Its Executive Board has approved changes that were described by IWF general secretary Antonio Urso as "a historical change of direction in our fight against doping."

The Board voted unanimously in January to exclude countries that do not allow independent testers in to do their work.

"All countries with blocked borders will be out, not just from qualifying competitions for Paris but from any international event," Urso said.

But because of financial and operational challenges those new rules cannot be applied until January 1 next year. Regardless of that, changing the rules after Olympic qualifying has started, in a way that might affect individuals’ chances, is not straightforward: it sounds like a lot of work and money for lawyers.

Another change, in intelligence-gathering, is effective already because there are no complicating factors. Investigators have been given new powers allowing them to make demands of athletes and others involved in the sport; failure to comply with a demand can lead to a six-year ban and other sanctions.

IOC President Thomas Bach on a visit to Pyongyang in 2018 to meet Kim Jong Un ©Getty Images
IOC President Thomas Bach on a visit to Pyongyang in 2018 to meet Kim Jong Un ©Getty Images

More importantly, as far as North Korea is concerned, there will be a categorisation of Member Federations based on their level of risk in doping.

They will be rated A, B or C, with A the "highest risk" category into which North Korea is expected to fall, based on its past record and current testing difficulties.

Category A federations must ensure that at least two out-of-competition tests are undertaken in the six months before a World Championships (junior and senior) or the Olympic Games, and must hold a mandatory education course for all athletes.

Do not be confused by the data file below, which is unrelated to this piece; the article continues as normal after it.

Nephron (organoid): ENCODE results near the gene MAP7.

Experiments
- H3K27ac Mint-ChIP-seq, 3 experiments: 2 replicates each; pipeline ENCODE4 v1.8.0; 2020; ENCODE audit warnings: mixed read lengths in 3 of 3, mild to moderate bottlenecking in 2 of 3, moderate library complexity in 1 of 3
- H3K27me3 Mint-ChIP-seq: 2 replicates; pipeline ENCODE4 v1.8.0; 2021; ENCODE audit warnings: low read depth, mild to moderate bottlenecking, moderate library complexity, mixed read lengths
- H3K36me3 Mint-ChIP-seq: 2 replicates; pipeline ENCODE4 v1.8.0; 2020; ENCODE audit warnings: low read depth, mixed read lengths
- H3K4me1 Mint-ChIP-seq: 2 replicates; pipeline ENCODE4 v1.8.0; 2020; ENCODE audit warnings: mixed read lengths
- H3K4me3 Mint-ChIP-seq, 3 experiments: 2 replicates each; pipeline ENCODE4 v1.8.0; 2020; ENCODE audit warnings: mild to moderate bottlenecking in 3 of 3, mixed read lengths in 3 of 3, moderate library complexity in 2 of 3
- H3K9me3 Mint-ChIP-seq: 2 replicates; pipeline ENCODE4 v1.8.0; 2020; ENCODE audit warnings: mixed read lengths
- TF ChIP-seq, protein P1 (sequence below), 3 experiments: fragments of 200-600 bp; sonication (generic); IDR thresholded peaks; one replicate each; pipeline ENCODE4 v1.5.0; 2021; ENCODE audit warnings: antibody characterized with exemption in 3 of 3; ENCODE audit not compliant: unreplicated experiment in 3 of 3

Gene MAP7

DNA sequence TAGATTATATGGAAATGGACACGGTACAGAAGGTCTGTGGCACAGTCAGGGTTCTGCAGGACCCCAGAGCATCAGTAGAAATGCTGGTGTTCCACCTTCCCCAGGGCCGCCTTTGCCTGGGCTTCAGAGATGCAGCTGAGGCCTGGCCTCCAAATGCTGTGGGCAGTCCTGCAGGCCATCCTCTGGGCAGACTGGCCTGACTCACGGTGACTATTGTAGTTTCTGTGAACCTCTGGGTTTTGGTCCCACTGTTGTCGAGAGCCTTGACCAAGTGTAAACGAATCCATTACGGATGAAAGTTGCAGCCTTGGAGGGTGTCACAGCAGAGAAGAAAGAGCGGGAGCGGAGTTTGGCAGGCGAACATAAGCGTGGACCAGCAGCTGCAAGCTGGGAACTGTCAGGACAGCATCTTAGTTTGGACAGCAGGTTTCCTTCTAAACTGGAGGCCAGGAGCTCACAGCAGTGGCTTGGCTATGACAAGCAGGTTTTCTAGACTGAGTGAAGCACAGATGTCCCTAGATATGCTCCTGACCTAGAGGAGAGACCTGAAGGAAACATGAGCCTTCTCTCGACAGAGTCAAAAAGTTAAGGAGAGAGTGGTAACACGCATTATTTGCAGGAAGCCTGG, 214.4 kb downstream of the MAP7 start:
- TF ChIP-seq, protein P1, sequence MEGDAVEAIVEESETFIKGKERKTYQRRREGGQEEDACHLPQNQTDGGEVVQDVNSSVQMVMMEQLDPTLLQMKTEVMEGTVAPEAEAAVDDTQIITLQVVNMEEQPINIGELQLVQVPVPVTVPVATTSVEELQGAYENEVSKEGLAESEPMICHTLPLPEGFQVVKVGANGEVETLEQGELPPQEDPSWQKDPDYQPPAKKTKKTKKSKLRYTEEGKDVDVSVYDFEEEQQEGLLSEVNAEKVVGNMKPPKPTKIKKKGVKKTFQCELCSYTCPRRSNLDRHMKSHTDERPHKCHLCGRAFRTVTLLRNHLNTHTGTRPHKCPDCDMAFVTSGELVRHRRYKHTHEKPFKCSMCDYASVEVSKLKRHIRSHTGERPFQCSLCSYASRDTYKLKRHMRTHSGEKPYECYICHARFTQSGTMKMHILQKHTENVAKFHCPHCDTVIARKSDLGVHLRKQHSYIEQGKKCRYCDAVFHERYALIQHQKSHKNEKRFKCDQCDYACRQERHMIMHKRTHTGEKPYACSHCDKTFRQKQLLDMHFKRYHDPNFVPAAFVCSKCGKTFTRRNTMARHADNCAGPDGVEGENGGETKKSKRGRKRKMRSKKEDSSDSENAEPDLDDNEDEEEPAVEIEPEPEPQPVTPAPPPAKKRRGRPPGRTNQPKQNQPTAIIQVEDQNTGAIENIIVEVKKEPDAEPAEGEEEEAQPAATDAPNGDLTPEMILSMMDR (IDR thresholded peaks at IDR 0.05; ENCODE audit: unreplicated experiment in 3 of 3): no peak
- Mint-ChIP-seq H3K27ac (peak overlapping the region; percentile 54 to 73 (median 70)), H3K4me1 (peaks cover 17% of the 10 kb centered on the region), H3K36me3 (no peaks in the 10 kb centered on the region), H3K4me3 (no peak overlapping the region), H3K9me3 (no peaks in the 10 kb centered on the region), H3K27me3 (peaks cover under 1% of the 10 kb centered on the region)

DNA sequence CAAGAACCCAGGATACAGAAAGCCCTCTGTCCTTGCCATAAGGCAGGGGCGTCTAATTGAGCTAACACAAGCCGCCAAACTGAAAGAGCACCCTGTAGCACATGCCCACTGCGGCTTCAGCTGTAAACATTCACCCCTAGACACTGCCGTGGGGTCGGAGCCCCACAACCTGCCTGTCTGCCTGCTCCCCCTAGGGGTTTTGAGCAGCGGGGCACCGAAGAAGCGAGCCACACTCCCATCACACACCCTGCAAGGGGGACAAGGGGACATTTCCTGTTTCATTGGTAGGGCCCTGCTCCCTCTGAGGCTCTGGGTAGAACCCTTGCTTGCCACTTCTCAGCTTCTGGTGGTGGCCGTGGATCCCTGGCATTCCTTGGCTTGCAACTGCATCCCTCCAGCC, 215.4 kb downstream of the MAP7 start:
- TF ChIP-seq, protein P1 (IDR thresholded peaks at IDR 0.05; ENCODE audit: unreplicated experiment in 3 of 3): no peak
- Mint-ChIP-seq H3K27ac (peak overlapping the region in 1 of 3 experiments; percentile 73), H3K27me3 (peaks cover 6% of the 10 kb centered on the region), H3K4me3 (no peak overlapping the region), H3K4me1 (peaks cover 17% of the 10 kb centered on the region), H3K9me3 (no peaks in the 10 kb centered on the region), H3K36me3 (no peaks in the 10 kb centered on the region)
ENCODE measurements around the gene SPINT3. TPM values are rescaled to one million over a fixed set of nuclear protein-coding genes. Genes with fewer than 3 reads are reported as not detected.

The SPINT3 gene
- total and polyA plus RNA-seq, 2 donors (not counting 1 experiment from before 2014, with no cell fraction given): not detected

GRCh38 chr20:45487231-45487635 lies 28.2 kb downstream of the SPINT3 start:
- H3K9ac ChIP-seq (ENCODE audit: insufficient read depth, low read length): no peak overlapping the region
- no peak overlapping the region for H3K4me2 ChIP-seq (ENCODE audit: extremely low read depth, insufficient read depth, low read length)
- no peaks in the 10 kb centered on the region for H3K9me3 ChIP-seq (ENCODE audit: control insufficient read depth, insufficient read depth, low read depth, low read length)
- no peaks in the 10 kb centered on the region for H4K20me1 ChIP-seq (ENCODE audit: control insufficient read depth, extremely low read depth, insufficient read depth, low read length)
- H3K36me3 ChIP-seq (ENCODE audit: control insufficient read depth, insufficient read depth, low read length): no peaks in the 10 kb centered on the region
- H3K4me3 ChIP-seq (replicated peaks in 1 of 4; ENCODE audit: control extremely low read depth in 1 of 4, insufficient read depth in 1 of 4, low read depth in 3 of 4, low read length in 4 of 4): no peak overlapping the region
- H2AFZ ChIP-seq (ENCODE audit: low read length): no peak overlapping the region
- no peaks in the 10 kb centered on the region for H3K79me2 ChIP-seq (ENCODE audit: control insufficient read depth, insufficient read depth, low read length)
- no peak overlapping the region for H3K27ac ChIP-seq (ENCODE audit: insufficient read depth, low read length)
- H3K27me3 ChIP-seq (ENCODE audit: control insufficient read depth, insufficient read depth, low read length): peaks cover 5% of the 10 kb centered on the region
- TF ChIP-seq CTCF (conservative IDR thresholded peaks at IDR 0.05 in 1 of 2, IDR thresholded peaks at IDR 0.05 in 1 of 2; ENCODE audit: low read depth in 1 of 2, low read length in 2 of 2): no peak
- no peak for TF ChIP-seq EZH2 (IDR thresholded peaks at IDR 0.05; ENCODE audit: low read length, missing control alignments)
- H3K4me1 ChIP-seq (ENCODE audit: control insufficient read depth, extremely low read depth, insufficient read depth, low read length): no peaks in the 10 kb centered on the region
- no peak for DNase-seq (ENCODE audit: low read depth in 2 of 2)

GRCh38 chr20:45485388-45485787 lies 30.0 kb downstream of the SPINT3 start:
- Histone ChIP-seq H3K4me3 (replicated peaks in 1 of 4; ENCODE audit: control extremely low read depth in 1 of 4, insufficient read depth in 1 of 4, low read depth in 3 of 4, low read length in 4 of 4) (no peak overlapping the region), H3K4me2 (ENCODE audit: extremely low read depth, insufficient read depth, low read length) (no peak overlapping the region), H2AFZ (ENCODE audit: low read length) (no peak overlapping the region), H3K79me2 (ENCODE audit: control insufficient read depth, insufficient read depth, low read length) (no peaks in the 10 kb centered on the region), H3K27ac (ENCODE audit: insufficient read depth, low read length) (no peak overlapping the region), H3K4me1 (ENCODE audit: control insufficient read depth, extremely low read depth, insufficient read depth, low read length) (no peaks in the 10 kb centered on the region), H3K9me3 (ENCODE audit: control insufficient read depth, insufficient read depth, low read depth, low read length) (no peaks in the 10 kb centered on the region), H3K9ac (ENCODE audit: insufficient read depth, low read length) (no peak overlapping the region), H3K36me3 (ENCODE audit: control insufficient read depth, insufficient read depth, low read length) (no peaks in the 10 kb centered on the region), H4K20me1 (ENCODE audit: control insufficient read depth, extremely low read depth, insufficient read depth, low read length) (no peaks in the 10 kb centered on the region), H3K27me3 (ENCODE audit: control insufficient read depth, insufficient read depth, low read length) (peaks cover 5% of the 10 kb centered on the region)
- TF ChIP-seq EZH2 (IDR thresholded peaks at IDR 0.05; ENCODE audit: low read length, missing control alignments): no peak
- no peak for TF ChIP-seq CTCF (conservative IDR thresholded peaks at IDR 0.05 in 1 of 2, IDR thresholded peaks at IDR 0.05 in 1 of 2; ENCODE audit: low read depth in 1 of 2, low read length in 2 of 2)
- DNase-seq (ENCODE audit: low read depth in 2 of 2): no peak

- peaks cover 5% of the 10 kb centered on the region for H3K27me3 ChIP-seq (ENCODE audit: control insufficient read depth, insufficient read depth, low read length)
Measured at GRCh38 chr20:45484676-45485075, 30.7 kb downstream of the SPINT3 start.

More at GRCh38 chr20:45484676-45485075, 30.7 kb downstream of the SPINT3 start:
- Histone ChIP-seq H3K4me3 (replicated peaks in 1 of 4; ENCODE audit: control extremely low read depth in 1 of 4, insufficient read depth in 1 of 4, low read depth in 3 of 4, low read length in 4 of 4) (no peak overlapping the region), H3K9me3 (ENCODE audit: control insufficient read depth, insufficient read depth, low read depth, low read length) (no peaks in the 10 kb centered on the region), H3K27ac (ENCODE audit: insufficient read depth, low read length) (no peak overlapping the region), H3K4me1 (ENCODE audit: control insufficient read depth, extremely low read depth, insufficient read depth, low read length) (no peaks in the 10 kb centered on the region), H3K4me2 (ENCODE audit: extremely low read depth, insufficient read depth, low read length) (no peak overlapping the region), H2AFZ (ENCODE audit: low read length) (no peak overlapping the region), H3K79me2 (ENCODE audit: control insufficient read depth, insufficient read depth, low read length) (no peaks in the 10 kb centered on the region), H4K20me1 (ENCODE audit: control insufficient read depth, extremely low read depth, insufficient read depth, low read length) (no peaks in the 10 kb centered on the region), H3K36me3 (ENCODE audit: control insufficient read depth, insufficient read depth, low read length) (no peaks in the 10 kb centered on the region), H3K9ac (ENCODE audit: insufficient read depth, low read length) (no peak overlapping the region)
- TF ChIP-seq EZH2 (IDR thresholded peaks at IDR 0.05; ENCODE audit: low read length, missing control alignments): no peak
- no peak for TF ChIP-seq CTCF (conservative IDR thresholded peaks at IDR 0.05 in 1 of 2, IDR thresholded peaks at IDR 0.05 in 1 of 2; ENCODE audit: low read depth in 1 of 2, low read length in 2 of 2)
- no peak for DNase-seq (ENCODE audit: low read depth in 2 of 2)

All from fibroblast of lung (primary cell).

If the tests are not carried out, that federation is automatically ineligible to compete.

Which is where an apparent contradiction comes into play.

North Korea’s National Anti-Doping Agency (NADO) has been deemed "non-compliant" by the World Anti-Doping Agency (WADA) since October 2021 (and also for a spell in 2019), for "non-conformities in implementing an effective testing programme" - in other words, for not doing its job properly.

The ITA’s testers cannot gain entry to North Korea, so any out-of-competition testing will be conducted by the North Korea NADO. Yes, the "non-compliant" one.

Being non-compliant is not a barrier to conducting tests. In fact it might help a non-compliant NADO to become compliant again (it is an ongoing review process), although there is no chance of that happening any time soon in North Korea.

From January 1, North Korea will have to conduct out-of-competition testing on its weightlifters. The IWF and the anti-doping authorities will have to take it on trust that the tests comply with regulations because there will be no way of policing them.

A WADA spokesman said that North Korean athletes have remained subject to testing and "notwithstanding its non-compliant status, the relevant NADO has been conducting testing, including on weightlifters, and sending the samples to a WADA-accredited laboratory in China for analysis."

North Korea's Kim Un Guk, London 2012 Olympic champion and world record holder, was banned for doping at the 2015 World Championships ©Getty Images
North Korea's Kim Un Guk, London 2012 Olympic champion and world record holder, was banned for doping at the 2015 World Championships ©Getty Images